X

Microsoft SideWinder Mouse review: Microsoft Sidewinder

The Sidewinder is a good attempt by Microsoft to launch themselves back into the gaming arena after testing the waters with the Habu, but they're not quite there yet.

c8864f8c4d6aec88.jpg
Craig Simms
c8864f8c4d6aec88.jpg

Craig Simms

Special to CNET News

Craig was sucked into the endless vortex of tech at an early age, only to be spat back out babbling things like "phase-locked-loop crystal oscillators!". Mostly this receives a pat on the head from the listener, followed closely by a question about what laptop they should buy.

See full bio
3 min read

Sidewinder used to be Microsoft's brand for joysticks, back in the days when joysticks weren't limited to purely flight sim enthusiasts. Now the name is back, this time applied to Microsoft's flagship gaming mouse.

side_1.jpg
7.5

Microsoft SideWinder Mouse

The Good

Three levels of sensitivity. Customisable software with macros and quick turn. Thumb buttons both accessible. Cord retainer.

The Bad

Feels and looks cheap. Too large. Weight system isn't as good as Logitech's. Scroll wheel needs some attention. For right handers only.

The Bottom Line

The Sidewinder is a good attempt by Microsoft to launch themselves back into the gaming arena after testing the waters with the Habu, but they're not quite there yet.

Design
Looking like it escaped from Batman: The Animated Series, the Sidewinder certainly defies all expectations as far as mouse design is concerned. A red glow lights it from the back, a semi-gloss black finish in the middle and moulded rubber on the side to help maintain grip. Despite this, it looks and feels cheaply made.

A weight cartridge system can be ejected from the right hand side, which allows up to three cartridges to be installed -- unfortunately this limits the adjustments, with three 10g and one 5g weight cartridges being included.

The silver thumb buttons on the left side are, for the first time, actually usable. It's dead easy to know which you are hitting at any time, and both are within reach of the average thumb -- after years of missing the jackpot, mouse designers have finally stumbled on a working solution.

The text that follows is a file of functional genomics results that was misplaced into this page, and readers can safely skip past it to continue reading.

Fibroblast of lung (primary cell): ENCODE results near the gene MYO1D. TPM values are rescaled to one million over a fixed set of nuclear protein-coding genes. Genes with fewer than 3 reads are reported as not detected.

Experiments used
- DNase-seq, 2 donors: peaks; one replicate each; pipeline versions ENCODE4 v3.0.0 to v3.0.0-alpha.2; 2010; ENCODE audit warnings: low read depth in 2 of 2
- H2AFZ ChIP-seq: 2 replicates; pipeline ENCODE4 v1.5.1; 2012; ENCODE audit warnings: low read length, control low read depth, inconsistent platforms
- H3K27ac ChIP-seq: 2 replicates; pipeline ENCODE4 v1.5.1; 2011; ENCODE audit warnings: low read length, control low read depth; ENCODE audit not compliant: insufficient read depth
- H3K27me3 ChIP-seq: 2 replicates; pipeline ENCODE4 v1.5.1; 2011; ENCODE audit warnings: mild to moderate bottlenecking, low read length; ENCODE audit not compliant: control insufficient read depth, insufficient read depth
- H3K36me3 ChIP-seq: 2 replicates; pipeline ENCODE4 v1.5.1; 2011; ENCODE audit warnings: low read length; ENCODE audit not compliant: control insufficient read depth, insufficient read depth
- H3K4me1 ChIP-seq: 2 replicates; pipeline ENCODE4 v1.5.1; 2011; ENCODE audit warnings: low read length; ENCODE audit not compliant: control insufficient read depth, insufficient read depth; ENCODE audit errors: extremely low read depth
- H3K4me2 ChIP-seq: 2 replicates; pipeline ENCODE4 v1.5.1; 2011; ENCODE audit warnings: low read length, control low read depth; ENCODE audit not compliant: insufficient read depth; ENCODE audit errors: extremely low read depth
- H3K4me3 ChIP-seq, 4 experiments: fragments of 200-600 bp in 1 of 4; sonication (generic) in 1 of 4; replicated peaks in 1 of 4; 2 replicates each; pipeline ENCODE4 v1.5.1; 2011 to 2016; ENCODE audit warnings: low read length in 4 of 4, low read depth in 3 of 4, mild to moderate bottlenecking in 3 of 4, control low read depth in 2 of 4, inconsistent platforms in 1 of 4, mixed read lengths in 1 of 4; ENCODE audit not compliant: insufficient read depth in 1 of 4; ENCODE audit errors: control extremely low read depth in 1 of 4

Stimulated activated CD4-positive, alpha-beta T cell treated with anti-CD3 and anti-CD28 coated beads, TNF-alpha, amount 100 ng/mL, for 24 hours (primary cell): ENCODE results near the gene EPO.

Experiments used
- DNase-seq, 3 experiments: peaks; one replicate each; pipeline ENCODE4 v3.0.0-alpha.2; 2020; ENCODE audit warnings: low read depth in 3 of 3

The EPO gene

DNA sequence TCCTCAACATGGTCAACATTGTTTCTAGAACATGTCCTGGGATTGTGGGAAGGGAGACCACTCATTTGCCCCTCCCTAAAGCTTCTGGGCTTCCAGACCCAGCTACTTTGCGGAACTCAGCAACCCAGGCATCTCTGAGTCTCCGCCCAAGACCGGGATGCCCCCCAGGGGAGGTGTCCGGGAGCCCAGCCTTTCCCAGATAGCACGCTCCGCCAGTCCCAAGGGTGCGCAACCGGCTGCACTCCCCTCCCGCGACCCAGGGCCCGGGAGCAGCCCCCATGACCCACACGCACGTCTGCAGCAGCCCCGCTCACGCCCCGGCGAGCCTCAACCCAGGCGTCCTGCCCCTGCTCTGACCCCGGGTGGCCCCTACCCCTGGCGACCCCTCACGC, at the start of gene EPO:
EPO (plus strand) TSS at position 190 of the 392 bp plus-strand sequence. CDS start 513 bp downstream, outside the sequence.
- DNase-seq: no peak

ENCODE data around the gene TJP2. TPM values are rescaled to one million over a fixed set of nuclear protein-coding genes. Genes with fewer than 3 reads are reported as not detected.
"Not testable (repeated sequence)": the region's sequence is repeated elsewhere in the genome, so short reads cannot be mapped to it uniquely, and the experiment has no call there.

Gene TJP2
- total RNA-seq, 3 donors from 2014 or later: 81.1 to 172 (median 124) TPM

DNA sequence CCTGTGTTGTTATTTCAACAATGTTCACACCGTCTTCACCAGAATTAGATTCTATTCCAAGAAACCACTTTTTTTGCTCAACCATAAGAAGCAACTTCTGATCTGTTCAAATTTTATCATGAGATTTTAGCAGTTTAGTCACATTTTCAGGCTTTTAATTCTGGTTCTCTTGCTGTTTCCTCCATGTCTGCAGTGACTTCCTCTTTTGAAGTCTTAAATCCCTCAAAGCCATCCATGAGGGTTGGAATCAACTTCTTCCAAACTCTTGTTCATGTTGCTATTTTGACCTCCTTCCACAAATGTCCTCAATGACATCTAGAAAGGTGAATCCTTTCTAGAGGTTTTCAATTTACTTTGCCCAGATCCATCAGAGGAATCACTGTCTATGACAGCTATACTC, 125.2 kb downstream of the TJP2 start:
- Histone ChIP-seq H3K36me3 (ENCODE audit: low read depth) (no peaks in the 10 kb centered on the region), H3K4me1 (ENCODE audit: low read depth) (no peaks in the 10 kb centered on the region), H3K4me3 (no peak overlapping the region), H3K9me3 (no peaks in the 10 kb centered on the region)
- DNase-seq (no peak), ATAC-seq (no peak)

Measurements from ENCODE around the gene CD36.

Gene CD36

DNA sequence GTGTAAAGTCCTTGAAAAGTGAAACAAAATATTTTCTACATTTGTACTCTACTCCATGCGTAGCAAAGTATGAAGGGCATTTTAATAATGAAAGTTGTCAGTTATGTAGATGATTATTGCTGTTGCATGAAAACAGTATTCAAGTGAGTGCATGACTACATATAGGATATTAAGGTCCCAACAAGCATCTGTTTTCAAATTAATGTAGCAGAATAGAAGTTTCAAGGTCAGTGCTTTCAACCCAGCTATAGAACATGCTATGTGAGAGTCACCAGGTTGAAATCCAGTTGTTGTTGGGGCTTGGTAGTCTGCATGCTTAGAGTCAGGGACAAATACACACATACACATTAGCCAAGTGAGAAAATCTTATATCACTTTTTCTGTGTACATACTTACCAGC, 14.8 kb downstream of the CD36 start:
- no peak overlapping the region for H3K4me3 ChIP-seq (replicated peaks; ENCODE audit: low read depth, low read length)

The whole mouse gives the feeling of being overly long and wide though -- even this reviewer's large meat hooks felt like they were being stretched too far, even with the additional rest area for the pinky finger. The scroll wheel is nothing special, with slightly larger detents than usual. This is fine in game, but can be a right pain for application and browser use. One problem is that only the centre of the scroll wheel has grip, the outer sides are silky smooth -- causing our finger to slip off more than once during frantic gaming action.

An LED above the side buttons lets you know what DPI you've currently got the mouse set to, as it allows quick, user customisable switching via three buttons beneath the scroll wheel. The same LED also assists when programming macros.

The feet of the mouse are interchangeable, from coarse, to medium to smooth, although it never reaches the same gliding level as Logitech's G5 or G9. They're stored in the same box as the weights, which, cleverly, the mouse cord can be threaded through so you never have to deal with pulling the whole weight of the cord that may have become tangled up with other cords behind your PC -- the mouse simply floats around almost as if it were wireless.

Features
Software, unsurprisingly, is where it's at for Microsoft's Sidewinder. There are a few features which stand out -- like the "Quick turn". In game, you can hold down a button while turning a 360 degree circle. Release the button, and from now on clicking that button will instantly flip you around 180 degrees -- excellent for taking out that enemy that's been tailing you.

Then there's what would have to be one of the better macro editors we've seen, which can be set up through Microsoft's Intellipoint software. This allows any key press or mouse click, as well as customisable time intervals for those key presses and delays in-between. You can also record a macro in game by pressing the macro situated in front of the side buttons, pressing another button to which you want to assign the macro, and then the macro button again. Unfortunately it doesn't record mouse movements, but then, that would likely create a completely unfair advantage that online players would scream "cheat" over.

Performance
As mentioned, the mouse just feels slightly too big -- it's almost as if the original Xbox controller designer got their hands on it. You do eventually adjust though, the macro system is fantastic, the "mouse trap" that holds the cord is genius, and it could be argued that having three adjustable dpi buttons is better than Logitech's up/down system. Still, we feel Logitech definitely has the edge in terms of hand comfort (not to mention looks), especially for those extended gaming sessions, and even with the interchangeable feet Microsoft's Sidewinder never has as smooth a ride as the Logitech competitors.

The Sidewinder is a good attempt by Microsoft to launch themselves back into the gaming arena after testing the waters with the Habu, but they're not quite there yet.

laptop
Get the best price on everything
Shop your favorite products and we’ll find the best deal with a single click. Designed to make shopping easier.
Add CNET Shopping